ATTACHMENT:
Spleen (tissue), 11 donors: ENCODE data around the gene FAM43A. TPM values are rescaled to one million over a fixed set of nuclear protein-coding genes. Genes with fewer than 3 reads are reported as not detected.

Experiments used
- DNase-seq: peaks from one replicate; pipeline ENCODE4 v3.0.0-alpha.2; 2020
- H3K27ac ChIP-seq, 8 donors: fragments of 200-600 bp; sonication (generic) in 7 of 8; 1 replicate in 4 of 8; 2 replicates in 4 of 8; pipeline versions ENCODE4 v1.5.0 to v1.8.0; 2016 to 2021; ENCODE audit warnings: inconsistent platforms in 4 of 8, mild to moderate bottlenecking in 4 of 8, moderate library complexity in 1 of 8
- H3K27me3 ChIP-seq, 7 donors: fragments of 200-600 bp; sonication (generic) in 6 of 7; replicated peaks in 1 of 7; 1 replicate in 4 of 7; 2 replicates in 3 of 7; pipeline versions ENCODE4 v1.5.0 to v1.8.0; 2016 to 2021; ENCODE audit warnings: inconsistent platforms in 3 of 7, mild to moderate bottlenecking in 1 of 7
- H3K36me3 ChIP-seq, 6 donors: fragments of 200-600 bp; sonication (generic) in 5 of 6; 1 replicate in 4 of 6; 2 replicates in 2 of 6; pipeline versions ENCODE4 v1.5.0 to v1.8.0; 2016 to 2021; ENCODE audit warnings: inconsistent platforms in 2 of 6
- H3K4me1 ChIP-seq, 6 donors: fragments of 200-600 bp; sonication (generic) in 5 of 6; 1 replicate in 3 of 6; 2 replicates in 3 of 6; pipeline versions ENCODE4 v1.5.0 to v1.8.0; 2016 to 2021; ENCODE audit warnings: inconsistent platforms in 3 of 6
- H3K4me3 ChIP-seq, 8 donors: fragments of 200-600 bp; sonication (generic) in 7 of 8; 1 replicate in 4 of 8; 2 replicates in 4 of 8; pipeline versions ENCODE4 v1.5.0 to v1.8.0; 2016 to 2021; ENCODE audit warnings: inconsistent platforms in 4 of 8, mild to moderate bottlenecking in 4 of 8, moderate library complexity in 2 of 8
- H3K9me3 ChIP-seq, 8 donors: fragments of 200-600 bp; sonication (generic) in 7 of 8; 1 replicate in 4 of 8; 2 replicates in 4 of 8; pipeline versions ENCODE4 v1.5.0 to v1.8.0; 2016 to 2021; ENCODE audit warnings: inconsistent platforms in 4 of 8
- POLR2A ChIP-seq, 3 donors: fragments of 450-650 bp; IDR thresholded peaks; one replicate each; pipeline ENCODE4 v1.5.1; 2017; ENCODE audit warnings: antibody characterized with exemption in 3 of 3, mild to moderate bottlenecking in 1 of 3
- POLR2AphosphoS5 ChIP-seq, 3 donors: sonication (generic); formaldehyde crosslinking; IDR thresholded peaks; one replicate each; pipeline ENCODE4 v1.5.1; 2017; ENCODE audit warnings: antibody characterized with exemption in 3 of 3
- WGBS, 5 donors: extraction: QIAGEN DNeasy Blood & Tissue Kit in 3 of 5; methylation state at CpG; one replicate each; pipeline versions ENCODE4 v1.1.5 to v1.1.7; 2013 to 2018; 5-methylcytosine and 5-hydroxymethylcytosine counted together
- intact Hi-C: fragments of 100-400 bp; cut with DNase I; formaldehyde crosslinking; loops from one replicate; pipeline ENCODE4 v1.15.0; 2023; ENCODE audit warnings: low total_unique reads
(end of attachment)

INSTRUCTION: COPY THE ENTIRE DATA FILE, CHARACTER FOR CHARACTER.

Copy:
Spleen (tissue), 11 donors: ENCODE data around the gene FAM43A. TPM values are rescaled to one million over a fixed set of nuclear protein-coding genes. Genes with fewer than 3 reads are reported as not detected.

Experiments used
- DNase-seq: peaks from one replicate; pipeline ENCODE4 v3.0.0-alpha.2; 2020
- H3K27ac ChIP-seq, 8 donors: fragments of 200-600 bp; sonication (generic) in 7 of 8; 1 replicate in 4 of 8; 2 replicates in 4 of 8; pipeline versions ENCODE4 v1.5.0 to v1.8.0; 2016 to 2021; ENCODE audit warnings: inconsistent platforms in 4 of 8, mild to moderate bottlenecking in 4 of 8, moderate library complexity in 1 of 8
- H3K27me3 ChIP-seq, 7 donors: fragments of 200-600 bp; sonication (generic) in 6 of 7; replicated peaks in 1 of 7; 1 replicate in 4 of 7; 2 replicates in 3 of 7; pipeline versions ENCODE4 v1.5.0 to v1.8.0; 2016 to 2021; ENCODE audit warnings: inconsistent platforms in 3 of 7, mild to moderate bottlenecking in 1 of 7
- H3K36me3 ChIP-seq, 6 donors: fragments of 200-600 bp; sonication (generic) in 5 of 6; 1 replicate in 4 of 6; 2 replicates in 2 of 6; pipeline versions ENCODE4 v1.5.0 to v1.8.0; 2016 to 2021; ENCODE audit warnings: inconsistent platforms in 2 of 6
- H3K4me1 ChIP-seq, 6 donors: fragments of 200-600 bp; sonication (generic) in 5 of 6; 1 replicate in 3 of 6; 2 replicates in 3 of 6; pipeline versions ENCODE4 v1.5.0 to v1.8.0; 2016 to 2021; ENCODE audit warnings: inconsistent platforms in 3 of 6
- H3K4me3 ChIP-seq, 8 donors: fragments of 200-600 bp; sonication (generic) in 7 of 8; 1 replicate in 4 of 8; 2 replicates in 4 of 8; pipeline versions ENCODE4 v1.5.0 to v1.8.0; 2016 to 2021; ENCODE audit warnings: inconsistent platforms in 4 of 8, mild to moderate bottlenecking in 4 of 8, moderate library complexity in 2 of 8
- H3K9me3 ChIP-seq, 8 donors: fragments of 200-600 bp; sonication (generic) in 7 of 8; 1 replicate in 4 of 8; 2 replicates in 4 of 8; pipeline versions ENCODE4 v1.5.0 to v1.8.0; 2016 to 2021; ENCODE audit warnings: inconsistent platforms in 4 of 8
- POLR2A ChIP-seq, 3 donors: fragments of 450-650 bp; IDR thresholded peaks; one replicate each; pipeline ENCODE4 v1.5.1; 2017; ENCODE audit warnings: antibody characterized with exemption in 3 of 3, mild to moderate bottlenecking in 1 of 3
- POLR2AphosphoS5 ChIP-seq, 3 donors: sonication (generic); formaldehyde crosslinking; IDR thresholded peaks; one replicate each; pipeline ENCODE4 v1.5.1; 2017; ENCODE audit warnings: antibody characterized with exemption in 3 of 3
- WGBS, 5 donors: extraction: QIAGEN DNeasy Blood & Tissue Kit in 3 of 5; methylation state at CpG; one replicate each; pipeline versions ENCODE4 v1.1.5 to v1.1.7; 2013 to 2018; 5-methylcytosine and 5-hydroxymethylcytosine counted together
- intact Hi-C: fragments of 100-400 bp; cut with DNase I; formaldehyde crosslinking; loops from one replicate; pipeline ENCODE4 v1.15.0; 2023; ENCODE audit warnings: low total_unique reads